Back in 2007, fresh out of college with a degree in psychology from Gordon College outside Boston, Rob Gifford was working as a case manager for a social services agency called Triangle, helping people with disabilities find job training and employment. He wasn’t entirely fulfilled, but his professional restlessness had little time to stew; a year and a half later he got laid off, along with 30 percent of the staff.
“Our agency got its funding cut,” Gifford said. “I remember getting that phone call and being like, ‘Oh shit, what do I do now?’”
In the end, things worked out well for Gifford. Today, he is Mad*Pow’s managing director of experience design. There, he oversees projects at the far edge of UX design that leverage behavioral research.
But the layoff, like those many tech workers have experienced in recent months, left him jilted. The Great Recession was in full swing, the job market was bleak, and there were moments when his mind would wander to worst-case scenarios.
Thankfully, he had a couple roommates at the time who knew how to put together a website. He started to teach himself Adobe Illustrator and Photoshop, and learned how to code in HTML.
“And what we actually found was there were a lot of people in the same shoes. They were getting laid off at the same time. And so we made a business out of creating websites and doing marketing and graphic design for these small businesses and nonprofits that were starting to arise,” Gifford said.
The business was called Small Sparrow Design, and with its founding, he learned a lesson he believes can be applied to many designers experiencing the pain of layoffs today: Look at the jolt as an opportunity.
“Are there opportunities for you to start your own thing or to consult around a certain topic that’s going to be more in demand?”
“Maybe you had a certain plan for your career, like you were going to work at this great company for a little while and get promoted or whatever. And that’s not going to happen," Gifford said. “But there are alternative paths that might be as exciting.”
The hiring surge at companies like TikTok, Instacart and Docugami, according to Gifford, may be only a hint of what’s to come, as in 2007 when the iPhone ushered in a new era in mobile-first design that opened doors for many UX and UI designers.
For early stage and mid-level professionals, that means there are unfulfilled niches related to digital design and product development. “Digital health is going to be huge, anything contactless, delivery services. There’s a whole platform shift in how we interact with brands and technology,” he said.
Pursuing these opportunities, though, means thinking not only about your talents, and what you would ideally like to do, but also asking “are there new startups coming out that might be really interesting to work with?” he said. “Are there opportunities for you to start your own thing or to consult around a certain topic that's going to be more in demand?”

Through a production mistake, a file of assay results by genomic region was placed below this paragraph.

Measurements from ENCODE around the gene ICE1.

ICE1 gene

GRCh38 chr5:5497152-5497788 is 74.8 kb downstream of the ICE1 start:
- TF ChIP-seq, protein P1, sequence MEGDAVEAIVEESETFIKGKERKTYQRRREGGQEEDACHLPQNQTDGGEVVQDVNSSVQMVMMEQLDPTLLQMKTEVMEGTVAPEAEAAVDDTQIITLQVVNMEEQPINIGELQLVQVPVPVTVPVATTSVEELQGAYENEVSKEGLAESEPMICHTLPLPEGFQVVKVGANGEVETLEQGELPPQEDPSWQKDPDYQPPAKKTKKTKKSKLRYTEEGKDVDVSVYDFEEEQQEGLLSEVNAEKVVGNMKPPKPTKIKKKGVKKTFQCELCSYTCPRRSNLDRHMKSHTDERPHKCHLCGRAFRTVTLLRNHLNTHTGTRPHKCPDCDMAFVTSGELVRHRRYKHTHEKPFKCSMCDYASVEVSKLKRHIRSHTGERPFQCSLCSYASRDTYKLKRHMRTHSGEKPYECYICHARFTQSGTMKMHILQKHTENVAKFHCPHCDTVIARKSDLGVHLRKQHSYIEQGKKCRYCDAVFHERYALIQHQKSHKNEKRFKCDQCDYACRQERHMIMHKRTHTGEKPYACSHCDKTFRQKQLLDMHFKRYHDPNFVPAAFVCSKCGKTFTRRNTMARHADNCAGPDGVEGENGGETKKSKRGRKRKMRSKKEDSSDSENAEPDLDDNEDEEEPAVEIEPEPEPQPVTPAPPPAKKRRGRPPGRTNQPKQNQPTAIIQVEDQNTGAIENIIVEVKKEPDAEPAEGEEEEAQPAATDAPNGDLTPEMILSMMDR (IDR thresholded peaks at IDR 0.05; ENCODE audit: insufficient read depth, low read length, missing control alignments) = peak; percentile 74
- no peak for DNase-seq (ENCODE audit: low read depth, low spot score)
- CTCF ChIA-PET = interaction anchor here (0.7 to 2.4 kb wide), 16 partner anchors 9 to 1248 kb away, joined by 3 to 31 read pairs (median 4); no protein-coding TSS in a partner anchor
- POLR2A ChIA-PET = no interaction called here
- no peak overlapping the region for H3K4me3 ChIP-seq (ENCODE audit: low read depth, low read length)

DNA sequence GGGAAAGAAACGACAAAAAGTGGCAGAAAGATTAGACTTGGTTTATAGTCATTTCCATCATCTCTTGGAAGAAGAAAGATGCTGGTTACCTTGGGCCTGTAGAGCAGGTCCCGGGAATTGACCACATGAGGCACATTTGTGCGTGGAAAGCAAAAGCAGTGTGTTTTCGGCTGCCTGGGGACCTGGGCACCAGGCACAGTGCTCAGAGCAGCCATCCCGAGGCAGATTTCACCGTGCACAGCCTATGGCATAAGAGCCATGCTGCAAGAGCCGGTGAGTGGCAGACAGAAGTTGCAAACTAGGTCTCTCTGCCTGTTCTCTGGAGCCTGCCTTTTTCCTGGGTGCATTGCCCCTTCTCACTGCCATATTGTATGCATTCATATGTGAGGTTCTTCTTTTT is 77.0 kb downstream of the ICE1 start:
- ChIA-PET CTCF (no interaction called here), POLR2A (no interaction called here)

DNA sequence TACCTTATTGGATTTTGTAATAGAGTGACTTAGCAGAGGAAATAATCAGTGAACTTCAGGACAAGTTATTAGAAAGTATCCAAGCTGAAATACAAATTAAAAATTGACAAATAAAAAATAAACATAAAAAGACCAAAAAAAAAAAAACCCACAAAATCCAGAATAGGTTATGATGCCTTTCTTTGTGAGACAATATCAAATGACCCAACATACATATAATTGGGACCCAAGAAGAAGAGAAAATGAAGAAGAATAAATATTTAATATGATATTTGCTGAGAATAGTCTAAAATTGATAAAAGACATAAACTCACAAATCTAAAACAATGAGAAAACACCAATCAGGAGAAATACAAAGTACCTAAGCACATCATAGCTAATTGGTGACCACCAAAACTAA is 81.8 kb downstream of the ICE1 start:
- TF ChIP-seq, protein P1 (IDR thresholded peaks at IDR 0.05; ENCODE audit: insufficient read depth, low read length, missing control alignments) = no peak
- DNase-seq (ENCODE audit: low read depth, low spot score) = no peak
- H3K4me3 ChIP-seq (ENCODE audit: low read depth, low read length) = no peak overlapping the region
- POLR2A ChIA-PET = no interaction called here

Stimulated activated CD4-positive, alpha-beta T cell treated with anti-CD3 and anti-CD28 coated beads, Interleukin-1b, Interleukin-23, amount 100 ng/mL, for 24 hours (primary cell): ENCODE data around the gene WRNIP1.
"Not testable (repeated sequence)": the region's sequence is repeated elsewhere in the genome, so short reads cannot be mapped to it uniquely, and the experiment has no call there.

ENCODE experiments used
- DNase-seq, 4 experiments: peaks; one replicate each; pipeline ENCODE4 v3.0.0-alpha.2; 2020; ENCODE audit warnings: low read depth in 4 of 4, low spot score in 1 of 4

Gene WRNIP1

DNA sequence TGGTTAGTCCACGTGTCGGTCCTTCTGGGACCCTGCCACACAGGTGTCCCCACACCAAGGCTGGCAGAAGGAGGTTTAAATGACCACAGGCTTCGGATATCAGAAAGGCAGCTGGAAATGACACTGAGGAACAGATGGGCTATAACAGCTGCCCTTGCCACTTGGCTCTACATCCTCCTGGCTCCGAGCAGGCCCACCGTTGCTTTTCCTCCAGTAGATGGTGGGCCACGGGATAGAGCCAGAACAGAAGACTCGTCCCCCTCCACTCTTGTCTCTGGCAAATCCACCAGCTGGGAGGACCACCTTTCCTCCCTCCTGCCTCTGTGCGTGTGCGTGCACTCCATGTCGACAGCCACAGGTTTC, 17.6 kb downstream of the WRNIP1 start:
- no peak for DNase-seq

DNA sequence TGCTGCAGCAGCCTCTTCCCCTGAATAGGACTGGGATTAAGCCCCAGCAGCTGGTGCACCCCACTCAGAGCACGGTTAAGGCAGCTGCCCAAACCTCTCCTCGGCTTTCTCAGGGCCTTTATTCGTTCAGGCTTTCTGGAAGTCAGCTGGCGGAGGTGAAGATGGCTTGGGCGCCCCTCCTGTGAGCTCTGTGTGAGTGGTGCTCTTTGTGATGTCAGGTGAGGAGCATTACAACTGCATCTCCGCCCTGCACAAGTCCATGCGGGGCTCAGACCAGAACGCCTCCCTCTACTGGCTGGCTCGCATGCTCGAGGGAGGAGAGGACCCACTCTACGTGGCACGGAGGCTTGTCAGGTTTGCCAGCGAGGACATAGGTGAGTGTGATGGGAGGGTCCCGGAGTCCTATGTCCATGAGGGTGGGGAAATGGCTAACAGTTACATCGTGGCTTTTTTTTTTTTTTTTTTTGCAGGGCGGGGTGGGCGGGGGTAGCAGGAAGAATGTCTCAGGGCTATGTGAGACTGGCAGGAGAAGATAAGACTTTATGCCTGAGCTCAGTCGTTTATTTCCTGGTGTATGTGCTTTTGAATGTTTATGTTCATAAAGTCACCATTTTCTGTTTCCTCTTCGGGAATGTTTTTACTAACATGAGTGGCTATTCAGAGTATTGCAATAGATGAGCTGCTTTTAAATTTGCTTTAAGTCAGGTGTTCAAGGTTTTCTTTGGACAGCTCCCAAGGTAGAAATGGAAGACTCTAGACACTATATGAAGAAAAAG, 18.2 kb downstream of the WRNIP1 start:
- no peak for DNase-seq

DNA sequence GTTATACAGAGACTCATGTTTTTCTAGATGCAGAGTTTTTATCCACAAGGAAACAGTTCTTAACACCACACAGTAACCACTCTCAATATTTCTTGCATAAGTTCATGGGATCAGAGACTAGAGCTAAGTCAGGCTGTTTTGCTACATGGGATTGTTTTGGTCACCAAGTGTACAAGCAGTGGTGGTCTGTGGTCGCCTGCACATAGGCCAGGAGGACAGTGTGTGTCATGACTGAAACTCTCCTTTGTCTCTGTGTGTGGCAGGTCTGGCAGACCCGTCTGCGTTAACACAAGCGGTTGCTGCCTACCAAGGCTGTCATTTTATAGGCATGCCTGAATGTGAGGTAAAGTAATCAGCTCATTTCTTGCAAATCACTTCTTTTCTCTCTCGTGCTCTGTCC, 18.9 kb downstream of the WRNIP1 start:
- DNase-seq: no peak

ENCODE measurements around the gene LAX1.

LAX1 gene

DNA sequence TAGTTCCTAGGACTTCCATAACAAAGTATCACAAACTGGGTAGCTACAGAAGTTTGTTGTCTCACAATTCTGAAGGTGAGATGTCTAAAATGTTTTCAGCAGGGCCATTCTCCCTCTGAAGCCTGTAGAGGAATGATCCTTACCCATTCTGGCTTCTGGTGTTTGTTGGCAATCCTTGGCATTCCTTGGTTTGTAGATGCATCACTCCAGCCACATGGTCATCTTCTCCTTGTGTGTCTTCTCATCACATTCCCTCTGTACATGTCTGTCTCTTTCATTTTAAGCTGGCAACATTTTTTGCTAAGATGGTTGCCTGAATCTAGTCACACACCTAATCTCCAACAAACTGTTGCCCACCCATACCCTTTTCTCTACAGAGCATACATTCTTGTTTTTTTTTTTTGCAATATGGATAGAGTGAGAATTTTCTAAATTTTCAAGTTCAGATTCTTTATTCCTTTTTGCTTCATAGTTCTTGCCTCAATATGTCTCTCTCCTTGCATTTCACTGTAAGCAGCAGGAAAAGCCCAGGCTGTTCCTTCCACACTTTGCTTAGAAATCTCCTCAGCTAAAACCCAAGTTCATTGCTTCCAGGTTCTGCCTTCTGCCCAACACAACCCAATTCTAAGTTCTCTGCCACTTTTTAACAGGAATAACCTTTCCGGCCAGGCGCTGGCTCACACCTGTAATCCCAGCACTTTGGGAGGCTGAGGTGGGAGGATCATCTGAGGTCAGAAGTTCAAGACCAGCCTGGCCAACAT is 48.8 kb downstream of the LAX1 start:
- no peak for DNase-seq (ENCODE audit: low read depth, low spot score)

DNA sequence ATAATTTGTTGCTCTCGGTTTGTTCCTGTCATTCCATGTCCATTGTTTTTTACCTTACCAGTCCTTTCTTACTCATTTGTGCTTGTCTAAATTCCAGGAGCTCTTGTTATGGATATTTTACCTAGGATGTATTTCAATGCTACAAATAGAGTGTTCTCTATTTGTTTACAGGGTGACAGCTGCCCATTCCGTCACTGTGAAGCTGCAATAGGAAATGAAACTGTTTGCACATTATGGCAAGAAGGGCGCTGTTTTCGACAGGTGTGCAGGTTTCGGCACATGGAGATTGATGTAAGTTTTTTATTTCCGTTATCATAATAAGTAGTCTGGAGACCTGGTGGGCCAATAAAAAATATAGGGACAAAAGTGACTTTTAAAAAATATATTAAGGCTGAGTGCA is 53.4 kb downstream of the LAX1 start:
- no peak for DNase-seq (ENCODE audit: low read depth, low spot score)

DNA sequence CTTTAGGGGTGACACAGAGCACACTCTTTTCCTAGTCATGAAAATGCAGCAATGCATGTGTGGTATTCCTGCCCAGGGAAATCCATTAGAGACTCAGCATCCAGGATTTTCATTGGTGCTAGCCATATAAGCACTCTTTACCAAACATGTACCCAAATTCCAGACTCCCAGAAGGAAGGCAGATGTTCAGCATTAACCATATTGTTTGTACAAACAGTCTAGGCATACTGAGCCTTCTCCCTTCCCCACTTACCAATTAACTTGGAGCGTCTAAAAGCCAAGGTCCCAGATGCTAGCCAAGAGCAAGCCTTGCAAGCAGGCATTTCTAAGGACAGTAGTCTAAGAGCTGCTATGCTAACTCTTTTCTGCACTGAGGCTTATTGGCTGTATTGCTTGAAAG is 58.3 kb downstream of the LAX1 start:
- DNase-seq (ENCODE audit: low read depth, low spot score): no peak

Gifford believes the answer is yes.
Find a Mentor. Think Like a Consultant.
If optimism and risk-taking are the linchpins of a good rebound strategy, as his story suggests, there’s a place for prudence too.
Gifford said Small Sparrow Design was a good gig, for awhile — they built a small, niche client base. One of their loyal customers, for instance, made custom wedding cards for traditional Indian nuptials. The three partners were making enough to support themselves in a three-bedroom walk-up in Boston — but Gifford, who had assumed the role of project manager, was hungry to elevate his design credentials.
“What I found was I had really hit a plateau with all those skills, working on these small sites,” he said.
His antsiness was building at a time when most designers were generalists, with underspecified titles like interactive designer, and only the biggest tech companies were doing bona fide research.
“I would say, at the beginning half of your career, you really need to focus on learning. Don’t focus on the brand name of the company. Don’t focus on the salary.”
For Gifford, who has always taken a fairly intentional view of his career, the time had come to seek a mentor who would take him under his wings. He found one in Glen Kennedy, a well-known creative director at the interactive design agency Digital Bungalow. It was a pivotal turn in his career development, and the sort of early apprenticeship he recommends to others.
“I would say, at the beginning half of your career, you really need to focus on learning. Don’t focus on the brand name of the company. Don’t focus on the salary,” he said.
Another deliberate strategy that has paid off well as Gifford’s career has matured was his decision to work largely as a consultant, rather than to pursue exclusively in-house roles.
“It allows you to be adaptable and address different design and thinking skills,” he said. “And, in general, I think, as a consultant, you’re probably at a little bit higher premium than if you’ve got only in-house roles, unless they’re for super-high-end companies.”
Read. Learn. Become an Expert.
By 2012, Gifford’s career was in full swing. He left Digital Bungalow to take a principal designer position in the human factors engineering division of the electrical device company Underwriter’s Laboratory, which opened his eyes to the value of usability research. They were pros at it, because they needed to be — working with medical device companies like Baxter and Stryker on high-stakes projects, where usability meant more than shoehorning users through the funnel.